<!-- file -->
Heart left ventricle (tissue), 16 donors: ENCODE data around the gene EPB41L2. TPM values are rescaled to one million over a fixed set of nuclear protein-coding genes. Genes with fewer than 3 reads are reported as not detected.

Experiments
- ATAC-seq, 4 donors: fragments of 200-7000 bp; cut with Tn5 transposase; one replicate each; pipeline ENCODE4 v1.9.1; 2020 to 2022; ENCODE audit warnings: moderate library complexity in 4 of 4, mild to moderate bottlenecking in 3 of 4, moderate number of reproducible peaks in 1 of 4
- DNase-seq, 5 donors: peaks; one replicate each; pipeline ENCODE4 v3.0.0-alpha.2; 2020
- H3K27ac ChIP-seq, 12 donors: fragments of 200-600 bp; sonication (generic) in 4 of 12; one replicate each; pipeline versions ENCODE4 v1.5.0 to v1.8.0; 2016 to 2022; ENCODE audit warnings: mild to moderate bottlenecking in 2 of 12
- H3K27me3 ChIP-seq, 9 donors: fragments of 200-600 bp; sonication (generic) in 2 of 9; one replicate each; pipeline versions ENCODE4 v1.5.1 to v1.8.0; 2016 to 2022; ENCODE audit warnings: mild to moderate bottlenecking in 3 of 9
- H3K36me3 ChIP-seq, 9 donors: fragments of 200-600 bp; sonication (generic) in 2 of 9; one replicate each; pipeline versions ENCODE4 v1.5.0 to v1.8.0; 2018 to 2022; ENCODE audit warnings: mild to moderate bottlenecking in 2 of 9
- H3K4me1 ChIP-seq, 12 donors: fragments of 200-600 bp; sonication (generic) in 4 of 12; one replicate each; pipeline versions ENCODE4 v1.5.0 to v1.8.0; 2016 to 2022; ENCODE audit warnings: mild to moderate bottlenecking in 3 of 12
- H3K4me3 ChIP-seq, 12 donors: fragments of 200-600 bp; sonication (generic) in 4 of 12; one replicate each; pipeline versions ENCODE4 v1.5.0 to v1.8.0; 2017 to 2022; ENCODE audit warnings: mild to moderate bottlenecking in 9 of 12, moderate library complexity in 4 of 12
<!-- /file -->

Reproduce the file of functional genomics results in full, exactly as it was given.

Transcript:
Heart left ventricle (tissue), 16 donors: ENCODE data around the gene EPB41L2. TPM values are rescaled to one million over a fixed set of nuclear protein-coding genes. Genes with fewer than 3 reads are reported as not detected.

Experiments
- ATAC-seq, 4 donors: fragments of 200-7000 bp; cut with Tn5 transposase; one replicate each; pipeline ENCODE4 v1.9.1; 2020 to 2022; ENCODE audit warnings: moderate library complexity in 4 of 4, mild to moderate bottlenecking in 3 of 4, moderate number of reproducible peaks in 1 of 4
- DNase-seq, 5 donors: peaks; one replicate each; pipeline ENCODE4 v3.0.0-alpha.2; 2020
- H3K27ac ChIP-seq, 12 donors: fragments of 200-600 bp; sonication (generic) in 4 of 12; one replicate each; pipeline versions ENCODE4 v1.5.0 to v1.8.0; 2016 to 2022; ENCODE audit warnings: mild to moderate bottlenecking in 2 of 12
- H3K27me3 ChIP-seq, 9 donors: fragments of 200-600 bp; sonication (generic) in 2 of 9; one replicate each; pipeline versions ENCODE4 v1.5.1 to v1.8.0; 2016 to 2022; ENCODE audit warnings: mild to moderate bottlenecking in 3 of 9
- H3K36me3 ChIP-seq, 9 donors: fragments of 200-600 bp; sonication (generic) in 2 of 9; one replicate each; pipeline versions ENCODE4 v1.5.0 to v1.8.0; 2018 to 2022; ENCODE audit warnings: mild to moderate bottlenecking in 2 of 9
- H3K4me1 ChIP-seq, 12 donors: fragments of 200-600 bp; sonication (generic) in 4 of 12; one replicate each; pipeline versions ENCODE4 v1.5.0 to v1.8.0; 2016 to 2022; ENCODE audit warnings: mild to moderate bottlenecking in 3 of 12
- H3K4me3 ChIP-seq, 12 donors: fragments of 200-600 bp; sonication (generic) in 4 of 12; one replicate each; pipeline versions ENCODE4 v1.5.0 to v1.8.0; 2017 to 2022; ENCODE audit warnings: mild to moderate bottlenecking in 9 of 12, moderate library complexity in 4 of 12